Johns Hopkins Health Alert
Food for the Eyes
Johns Hopkins doctors discuss the role that nutrients, such as lutein, beta carotene, zinc, and omega-3 fatty acids play in slowing the progression of age-related macular degeneration.
That tempting grilled fish and spinach salad may come with a side of eye protection. In 2006, the National Eye Institute (NEI) began to enroll 4,000 people with varying levels of age-related macular degeneration in a five-year study that will test whether two nutrients in green leafy vegetables and in fish can slow progression of the age-related macular degeneration.
Called AREDS (Age-Related Eye Disease Study) II, the study is somewhat similar to an earlier one, AREDS I, which established that other nutrients -- high-dose oral supplements containing beta carotene, zinc, copper, and vitamins C and E -- decrease age-related macular degeneration progression rates and vision loss.
Here’s a rundown on nutrients that may be serving your sight:
- Age-related macular degeneration and lutein and zeaxanthin -- These may sound like exotic European surnames, but they are carotenoids, the antioxidants found in brightly colored fruits and vegetables. Lutein and zeaxanthin (pronounced zee-uh-ZANthin) form the visible yellow pigment of the macula, the small spot at the center of the retina essential for central and detailed vision (such as reading vision).
Scientists believe that lutein and zeaxanthin may protect eyes from age-related macular degeneration. For one thing, they seem to act as a sunscreen, filtering out blue light, a harmful form of sunlight. Lutein and zeaxanthin also do what all antioxidants do: They protect cells from damage by free radicals, imbalanced oxygen molecules that attack healthy cells. And the nutrients may bulk up the macular pigment, also a factor associated with lower risk of age-related macular degeneration.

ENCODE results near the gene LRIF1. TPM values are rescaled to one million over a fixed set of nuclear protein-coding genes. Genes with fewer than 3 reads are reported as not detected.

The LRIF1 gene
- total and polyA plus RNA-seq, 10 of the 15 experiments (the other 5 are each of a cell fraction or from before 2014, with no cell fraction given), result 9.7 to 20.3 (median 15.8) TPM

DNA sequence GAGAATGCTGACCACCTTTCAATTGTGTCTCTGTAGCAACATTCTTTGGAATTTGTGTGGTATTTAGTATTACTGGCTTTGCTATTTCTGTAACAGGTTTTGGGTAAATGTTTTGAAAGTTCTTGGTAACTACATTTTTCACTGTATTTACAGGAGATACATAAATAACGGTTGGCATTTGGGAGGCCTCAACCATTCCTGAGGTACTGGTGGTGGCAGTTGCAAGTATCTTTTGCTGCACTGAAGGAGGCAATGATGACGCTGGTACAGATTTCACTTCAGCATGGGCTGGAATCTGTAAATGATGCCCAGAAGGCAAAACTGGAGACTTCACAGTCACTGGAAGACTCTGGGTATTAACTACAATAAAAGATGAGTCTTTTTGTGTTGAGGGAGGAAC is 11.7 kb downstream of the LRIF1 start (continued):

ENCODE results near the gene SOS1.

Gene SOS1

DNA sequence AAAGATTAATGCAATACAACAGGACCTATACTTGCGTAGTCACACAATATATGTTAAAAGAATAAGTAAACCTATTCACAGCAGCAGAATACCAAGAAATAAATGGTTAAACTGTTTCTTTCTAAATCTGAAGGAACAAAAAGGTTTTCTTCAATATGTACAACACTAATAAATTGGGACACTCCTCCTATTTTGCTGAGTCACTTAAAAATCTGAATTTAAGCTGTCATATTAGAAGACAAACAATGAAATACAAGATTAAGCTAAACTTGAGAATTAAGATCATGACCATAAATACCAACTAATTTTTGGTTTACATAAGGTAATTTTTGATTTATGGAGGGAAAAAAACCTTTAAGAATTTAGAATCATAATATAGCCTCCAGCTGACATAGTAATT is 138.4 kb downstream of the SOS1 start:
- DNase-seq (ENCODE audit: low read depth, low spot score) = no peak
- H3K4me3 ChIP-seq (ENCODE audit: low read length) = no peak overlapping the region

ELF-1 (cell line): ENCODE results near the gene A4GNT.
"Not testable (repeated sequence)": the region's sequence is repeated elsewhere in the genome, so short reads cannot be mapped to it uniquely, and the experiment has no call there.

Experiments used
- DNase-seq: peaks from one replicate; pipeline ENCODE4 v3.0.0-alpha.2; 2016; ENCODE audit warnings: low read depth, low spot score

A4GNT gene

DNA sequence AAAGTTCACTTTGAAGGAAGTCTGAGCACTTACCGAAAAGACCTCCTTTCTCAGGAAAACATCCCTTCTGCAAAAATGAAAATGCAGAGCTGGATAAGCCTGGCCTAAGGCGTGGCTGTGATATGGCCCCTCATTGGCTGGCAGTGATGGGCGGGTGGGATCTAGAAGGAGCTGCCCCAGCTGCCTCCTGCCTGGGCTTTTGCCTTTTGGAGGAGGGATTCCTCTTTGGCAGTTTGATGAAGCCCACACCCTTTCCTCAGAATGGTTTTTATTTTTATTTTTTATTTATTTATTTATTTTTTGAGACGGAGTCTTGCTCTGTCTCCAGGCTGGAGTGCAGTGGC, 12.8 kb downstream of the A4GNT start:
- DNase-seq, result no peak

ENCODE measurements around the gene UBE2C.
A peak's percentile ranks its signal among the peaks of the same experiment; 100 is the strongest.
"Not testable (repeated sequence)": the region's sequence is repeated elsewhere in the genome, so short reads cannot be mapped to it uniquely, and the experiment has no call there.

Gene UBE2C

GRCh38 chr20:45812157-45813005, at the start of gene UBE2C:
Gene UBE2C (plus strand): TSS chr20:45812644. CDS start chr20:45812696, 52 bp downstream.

- Macular degeneration and fish oil -- Oily fish like salmon, tuna, and sardines are delicious picnics of omega-3 fatty acids, essential nutrients our bodies can’t manufacture. Some studies suggest an association between one of the acids, DHA (docosahexaenoic acid), and a lower risk of age-related macular degeneration, dry eye (lack of eye moisture), and glaucoma, an eye disease that damages the optic nerve. In fact, the first AREDS revealed that individuals who ingested foods richest in DHA -- the equivalent of two or more servings of fish per week -- had a 40% lower risk of having age-related macular degeneration. Although scientists are not certain how DHA protects the eye, both DHA and its fatty-acid partner eicosapentaenoic acid (EPA) are essential for the development and functioning of the retina, which is packed with DHA, and the brain.
- Macular degeneration and beta-carotene, vitamins C and E, zinc, and copper -- This combination of nutrients is the first effective treatment for slowing the progression of age-related macular degeneration. Scientists had suspected that these nutrients might help, based on early small studies. But in 2001, the NEI completed its first seven-year AREDS clinical trial, in a group of subjects that included people at risk for advanced age-related macular degeneration, cataracts, or both. More than 4,000 participants, most of whom had some degree of age-related macular degeneration, took high daily doses of the nutrients. The risk of age-related macular degeneration progression was reduced by 25% for those using the combination supplement who had been considered at greatest risk for progression.
This combination is now sold over-the-counter under the brand names Ocuvite PreserVision and Icaps AREDS Formula, but it is not appropriate for everyone with AMD. If you have AMD, talk to your eye doctor before taking either of these supplements, particularly if you are a smoker or have recently quit smoking. Beta carotene, one of the nutrients in the supplement, may increase the risk of lung cancer in smokers.
Posted in Vision on July 20, 2007
Reviewed September 2011
Medical Disclaimer: This information is not intended to substitute for the advice of a physician. Click here for additional information: Johns Hopkins Health Alerts Disclaimer
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